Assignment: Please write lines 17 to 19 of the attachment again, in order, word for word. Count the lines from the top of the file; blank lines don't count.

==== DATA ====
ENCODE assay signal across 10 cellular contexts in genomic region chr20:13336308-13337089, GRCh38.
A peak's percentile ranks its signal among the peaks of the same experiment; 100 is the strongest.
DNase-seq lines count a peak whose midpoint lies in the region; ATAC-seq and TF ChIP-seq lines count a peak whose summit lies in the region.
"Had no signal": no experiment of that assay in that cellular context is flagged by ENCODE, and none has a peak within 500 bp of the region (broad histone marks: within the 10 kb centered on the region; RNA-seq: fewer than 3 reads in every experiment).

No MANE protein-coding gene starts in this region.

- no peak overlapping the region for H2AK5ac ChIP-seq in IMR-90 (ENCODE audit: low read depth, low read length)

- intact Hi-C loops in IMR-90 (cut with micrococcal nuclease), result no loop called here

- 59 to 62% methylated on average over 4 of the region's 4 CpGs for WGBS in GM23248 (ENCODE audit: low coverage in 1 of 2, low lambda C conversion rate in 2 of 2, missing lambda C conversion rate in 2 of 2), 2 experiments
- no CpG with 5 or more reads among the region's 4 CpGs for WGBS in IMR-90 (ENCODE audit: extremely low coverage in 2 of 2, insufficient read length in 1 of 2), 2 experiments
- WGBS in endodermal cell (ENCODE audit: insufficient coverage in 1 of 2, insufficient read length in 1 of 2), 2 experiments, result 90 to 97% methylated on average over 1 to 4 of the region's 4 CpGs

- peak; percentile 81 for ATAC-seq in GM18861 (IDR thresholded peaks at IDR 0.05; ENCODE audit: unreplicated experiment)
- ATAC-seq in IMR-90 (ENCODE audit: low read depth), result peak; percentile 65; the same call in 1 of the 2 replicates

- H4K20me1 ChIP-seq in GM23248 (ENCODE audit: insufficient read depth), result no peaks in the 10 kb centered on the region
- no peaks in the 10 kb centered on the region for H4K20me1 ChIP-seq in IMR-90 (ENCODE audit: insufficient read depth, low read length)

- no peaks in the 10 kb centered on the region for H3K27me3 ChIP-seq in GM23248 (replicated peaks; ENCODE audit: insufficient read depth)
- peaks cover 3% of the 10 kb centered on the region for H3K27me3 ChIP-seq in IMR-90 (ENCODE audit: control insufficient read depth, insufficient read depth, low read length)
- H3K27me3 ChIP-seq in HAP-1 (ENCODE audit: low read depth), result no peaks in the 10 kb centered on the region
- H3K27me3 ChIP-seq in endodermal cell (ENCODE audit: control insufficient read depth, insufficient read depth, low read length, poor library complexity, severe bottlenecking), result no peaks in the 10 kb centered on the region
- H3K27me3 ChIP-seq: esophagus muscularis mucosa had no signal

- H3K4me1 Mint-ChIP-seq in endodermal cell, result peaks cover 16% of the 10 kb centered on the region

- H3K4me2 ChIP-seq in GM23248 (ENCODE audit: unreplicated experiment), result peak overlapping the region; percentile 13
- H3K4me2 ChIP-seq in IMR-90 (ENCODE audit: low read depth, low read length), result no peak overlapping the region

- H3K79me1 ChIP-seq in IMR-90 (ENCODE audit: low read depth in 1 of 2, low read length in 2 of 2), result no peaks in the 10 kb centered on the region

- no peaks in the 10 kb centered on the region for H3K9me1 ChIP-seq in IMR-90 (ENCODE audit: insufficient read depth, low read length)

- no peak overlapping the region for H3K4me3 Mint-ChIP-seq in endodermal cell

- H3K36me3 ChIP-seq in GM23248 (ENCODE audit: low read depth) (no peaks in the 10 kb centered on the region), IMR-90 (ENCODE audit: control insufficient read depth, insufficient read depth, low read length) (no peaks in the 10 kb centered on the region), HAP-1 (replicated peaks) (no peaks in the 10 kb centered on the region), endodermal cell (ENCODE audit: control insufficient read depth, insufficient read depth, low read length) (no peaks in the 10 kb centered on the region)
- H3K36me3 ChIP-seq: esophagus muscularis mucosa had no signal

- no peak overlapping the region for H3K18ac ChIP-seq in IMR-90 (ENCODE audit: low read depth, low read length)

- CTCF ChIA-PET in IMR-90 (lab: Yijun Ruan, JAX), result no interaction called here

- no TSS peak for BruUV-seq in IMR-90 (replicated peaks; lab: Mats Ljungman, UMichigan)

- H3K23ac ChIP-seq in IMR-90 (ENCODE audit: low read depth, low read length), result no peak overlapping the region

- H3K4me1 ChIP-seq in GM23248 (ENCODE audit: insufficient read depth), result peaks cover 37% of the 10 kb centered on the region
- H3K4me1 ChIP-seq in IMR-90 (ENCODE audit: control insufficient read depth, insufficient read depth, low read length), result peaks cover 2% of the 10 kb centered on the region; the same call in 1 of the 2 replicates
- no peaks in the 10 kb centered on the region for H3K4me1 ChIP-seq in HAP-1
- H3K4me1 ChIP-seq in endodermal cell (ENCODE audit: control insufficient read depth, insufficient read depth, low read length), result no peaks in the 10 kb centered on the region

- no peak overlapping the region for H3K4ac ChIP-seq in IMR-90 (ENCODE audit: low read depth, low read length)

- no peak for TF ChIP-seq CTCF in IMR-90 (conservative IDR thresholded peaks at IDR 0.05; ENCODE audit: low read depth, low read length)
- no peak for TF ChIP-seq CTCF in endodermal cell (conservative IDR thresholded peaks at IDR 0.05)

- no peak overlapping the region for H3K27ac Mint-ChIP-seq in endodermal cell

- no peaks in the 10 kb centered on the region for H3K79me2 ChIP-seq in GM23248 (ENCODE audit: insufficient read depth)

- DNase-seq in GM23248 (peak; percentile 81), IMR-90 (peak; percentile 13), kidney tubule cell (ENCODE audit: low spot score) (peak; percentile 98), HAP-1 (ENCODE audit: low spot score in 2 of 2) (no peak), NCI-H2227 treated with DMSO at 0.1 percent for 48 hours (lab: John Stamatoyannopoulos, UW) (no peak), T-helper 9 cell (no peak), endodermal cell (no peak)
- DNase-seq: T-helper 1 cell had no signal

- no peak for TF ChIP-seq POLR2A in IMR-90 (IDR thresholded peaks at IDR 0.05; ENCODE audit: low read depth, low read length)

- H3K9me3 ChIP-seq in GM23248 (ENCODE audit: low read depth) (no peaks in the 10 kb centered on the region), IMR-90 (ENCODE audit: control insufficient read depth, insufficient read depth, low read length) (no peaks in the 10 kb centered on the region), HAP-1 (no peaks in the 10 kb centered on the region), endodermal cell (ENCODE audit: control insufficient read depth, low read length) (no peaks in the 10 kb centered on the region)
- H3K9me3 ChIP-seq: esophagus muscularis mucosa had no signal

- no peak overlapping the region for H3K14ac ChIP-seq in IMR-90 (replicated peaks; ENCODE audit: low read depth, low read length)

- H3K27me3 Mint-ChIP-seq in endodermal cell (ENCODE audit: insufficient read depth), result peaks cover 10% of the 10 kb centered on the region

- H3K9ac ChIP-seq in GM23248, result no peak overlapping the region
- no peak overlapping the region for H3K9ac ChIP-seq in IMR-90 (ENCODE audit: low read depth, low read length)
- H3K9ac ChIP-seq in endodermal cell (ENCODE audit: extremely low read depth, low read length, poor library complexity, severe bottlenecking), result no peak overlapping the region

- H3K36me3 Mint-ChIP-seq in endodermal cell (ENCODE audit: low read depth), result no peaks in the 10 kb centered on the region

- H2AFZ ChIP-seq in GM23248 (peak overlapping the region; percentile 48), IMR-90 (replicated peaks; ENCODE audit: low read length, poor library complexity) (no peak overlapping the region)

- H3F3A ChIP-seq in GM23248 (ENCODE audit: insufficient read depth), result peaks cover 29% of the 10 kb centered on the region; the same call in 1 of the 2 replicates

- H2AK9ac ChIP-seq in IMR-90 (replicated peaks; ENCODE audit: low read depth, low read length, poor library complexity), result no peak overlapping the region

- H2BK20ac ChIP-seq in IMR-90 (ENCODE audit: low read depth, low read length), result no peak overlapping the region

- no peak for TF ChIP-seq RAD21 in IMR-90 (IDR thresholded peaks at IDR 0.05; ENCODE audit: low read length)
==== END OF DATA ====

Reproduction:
- H3K27me3 ChIP-seq in HAP-1 (ENCODE audit: low read depth), result no peaks in the 10 kb centered on the region
- H3K27me3 ChIP-seq in endodermal cell (ENCODE audit: control insufficient read depth, insufficient read depth, low read length, poor library complexity, severe bottlenecking), result no peaks in the 10 kb centered on the region
- H3K27me3 ChIP-seq: esophagus muscularis mucosa had no signal